Land as Insurance, Part 1: A Primer
This is a three-part series based on an idea I recently had around the subjects of farming, black swans, and creating a product that can help insure against risk. In this first article I’ll provide a bit of context on how insurance works. The second piece will explore the risks we face today and in the future. The final article will explore a new type of insurance based around perennial regenerative agriculture. Let’s get started!
1. How Insurance Works
I’ll be the first to admit that I am heavily insured. When Michelle and I left the oil and gas industry, we left behind lucrative salaries and benefits to pursue our ecological design careers. Initially, we didn’t think much of insurance because we were young and had no kids, but once we had children we decided that protecting ourselves from low probability but high consequence events would be a prudent thing to do. I have life, disability, and career insurance.
Recently I was thinking about the insurance business model. Basically it works like this:
A large group of people pay premiums to a company that invests in the stock market, real estate, bonds, and other financial instruments and uses that profit to pay out the small number of policies that it sells. All insurance relies on the Gaussian function, which is used to describe distributions. These mathematical distributions can be used to predict a wide range of data, from life expectancy and body mass index to intelligence and grades in a university class. These types of models work when 99.99% of the data points exist within a known range. For example, people almost always live between 0 to 115 years, grades always fall between 0 to 100%, IQ is bracketed within very specific ranges, and human weight has a highly predictable upper and lower limit. Insurance makes sense for companies to make bets and offer products when they have reliable statistical ranges from which to base their models. Money can be made from these known risks.
The basic insurance business model goes something like this. Take life insurance. First, you get approved for a life insurance policy based on specific and testable health metrics. You get offered a package which usually requires you pay a monthly premium for 20-30 years. If you die during your term for reasons the policy insures against, the policy is delivered to a beneficiary and the policy ends. If you don’t die, you get the total sum you paid into the insurance vehicle back at the end of the term.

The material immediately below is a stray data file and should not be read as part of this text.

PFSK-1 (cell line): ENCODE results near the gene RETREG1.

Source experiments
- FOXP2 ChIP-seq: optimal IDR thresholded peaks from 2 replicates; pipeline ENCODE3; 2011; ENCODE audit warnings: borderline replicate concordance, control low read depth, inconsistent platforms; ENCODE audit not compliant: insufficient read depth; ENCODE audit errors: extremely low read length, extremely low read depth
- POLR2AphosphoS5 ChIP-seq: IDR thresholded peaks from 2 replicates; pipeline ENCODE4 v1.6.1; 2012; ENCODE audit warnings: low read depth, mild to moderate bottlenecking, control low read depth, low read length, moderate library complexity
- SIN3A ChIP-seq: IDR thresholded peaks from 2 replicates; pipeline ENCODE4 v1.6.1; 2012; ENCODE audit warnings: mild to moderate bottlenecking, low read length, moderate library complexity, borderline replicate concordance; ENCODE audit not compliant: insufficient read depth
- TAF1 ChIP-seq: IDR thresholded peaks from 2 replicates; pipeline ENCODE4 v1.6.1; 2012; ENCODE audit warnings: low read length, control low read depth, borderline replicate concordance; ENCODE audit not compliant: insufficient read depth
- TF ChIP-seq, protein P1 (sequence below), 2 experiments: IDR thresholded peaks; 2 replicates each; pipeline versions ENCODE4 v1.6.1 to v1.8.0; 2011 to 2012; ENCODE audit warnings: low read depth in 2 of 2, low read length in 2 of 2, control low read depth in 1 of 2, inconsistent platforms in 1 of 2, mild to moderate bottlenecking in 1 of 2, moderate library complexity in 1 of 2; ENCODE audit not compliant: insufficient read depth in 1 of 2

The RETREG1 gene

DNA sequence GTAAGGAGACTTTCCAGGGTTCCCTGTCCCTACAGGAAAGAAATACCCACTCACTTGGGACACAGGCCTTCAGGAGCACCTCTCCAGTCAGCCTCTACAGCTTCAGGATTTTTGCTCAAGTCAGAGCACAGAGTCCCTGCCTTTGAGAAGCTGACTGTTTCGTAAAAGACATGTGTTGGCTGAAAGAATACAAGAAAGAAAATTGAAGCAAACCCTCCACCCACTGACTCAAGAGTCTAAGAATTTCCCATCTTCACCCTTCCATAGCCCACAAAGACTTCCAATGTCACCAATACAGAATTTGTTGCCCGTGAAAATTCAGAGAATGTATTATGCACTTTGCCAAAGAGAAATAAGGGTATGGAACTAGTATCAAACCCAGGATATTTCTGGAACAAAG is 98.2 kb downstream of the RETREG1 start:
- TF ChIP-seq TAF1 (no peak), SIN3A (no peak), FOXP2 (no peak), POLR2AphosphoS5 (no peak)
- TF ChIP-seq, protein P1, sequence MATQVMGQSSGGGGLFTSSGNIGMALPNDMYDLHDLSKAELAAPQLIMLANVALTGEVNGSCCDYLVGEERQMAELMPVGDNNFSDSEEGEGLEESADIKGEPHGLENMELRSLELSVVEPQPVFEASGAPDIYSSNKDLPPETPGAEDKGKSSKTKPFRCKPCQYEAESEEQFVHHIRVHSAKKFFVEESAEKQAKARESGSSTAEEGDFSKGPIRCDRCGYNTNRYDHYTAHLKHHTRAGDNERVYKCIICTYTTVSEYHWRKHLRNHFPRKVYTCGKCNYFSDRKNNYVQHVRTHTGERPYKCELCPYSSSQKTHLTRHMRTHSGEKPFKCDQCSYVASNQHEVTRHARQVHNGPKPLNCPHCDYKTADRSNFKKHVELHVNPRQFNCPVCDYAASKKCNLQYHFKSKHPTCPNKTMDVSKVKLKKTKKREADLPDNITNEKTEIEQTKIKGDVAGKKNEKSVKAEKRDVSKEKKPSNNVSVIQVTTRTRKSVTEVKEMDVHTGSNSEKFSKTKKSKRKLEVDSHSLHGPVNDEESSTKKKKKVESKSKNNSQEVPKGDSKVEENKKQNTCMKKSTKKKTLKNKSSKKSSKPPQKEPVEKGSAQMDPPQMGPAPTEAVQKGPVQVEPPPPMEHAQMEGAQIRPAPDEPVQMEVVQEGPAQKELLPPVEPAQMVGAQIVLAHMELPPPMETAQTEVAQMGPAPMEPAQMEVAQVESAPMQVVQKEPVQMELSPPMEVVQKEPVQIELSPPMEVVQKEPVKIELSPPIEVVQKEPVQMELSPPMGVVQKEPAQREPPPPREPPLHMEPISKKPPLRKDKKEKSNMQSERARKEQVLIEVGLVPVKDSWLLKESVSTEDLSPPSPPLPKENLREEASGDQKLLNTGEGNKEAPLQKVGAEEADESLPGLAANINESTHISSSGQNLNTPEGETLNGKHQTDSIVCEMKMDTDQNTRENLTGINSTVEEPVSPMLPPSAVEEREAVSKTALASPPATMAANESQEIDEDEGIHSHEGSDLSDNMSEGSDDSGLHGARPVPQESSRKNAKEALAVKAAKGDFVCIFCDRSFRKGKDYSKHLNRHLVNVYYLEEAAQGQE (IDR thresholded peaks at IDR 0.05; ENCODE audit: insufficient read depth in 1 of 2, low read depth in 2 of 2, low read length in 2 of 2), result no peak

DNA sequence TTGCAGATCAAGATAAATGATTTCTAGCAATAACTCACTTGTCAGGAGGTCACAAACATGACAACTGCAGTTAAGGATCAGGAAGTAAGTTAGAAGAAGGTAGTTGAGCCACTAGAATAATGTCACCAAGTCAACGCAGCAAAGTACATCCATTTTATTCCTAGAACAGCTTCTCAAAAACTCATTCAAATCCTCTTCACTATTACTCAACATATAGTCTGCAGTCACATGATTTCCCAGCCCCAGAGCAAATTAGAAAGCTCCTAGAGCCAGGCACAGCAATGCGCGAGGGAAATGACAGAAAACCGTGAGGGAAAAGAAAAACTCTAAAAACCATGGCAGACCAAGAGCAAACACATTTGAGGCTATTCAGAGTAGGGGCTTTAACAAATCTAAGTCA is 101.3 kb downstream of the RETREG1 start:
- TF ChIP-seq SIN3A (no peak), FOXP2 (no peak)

This sounds great until you realize this is just the dollar amount, not the appreciated amount. The money that was made on your money by the insurance company is how they stay in business and continue to offer their risk products to the general population. Now, people are usually OK with getting this lump sum of money back (even though it’s worth far less than in real terms due to inflation) because they paid for the service of insuring risks that have a huge downside (for example, a spouse dying when the kids are super young and you have a mortgage). Basically, the low probability but high consequence risk is far greater than the aggregate of the monthly payments.
Makes sense so far? Good. Now this system only works under a few specific conditions:
1. There needs to be financial investments that allow the insurance premiums to grow. Again, your real estate, the stock market, bonds, and other financial vehicles.
2. Enough people need to be paying into the system so that the few that will need to cash in their policy will be protected.
3. The risks have to be calculable. In other words, there has to be an empirically known range of outcomes on the population or phenomenon that you are insuring. You cannot have outliers that exist orders of magnitude out of the norm. Systems that contain these outliers bring down insurance companies. The movie “The Big Short” details how banks insured mortgage hedge funds thinking that they were highly secure and used a safety factor of 2-4 when they were in fact out by over 1000. Their model collapsed and companies like AIG evaporated.
Next time, we’ll explore the hidden risks that can cause this system to fail.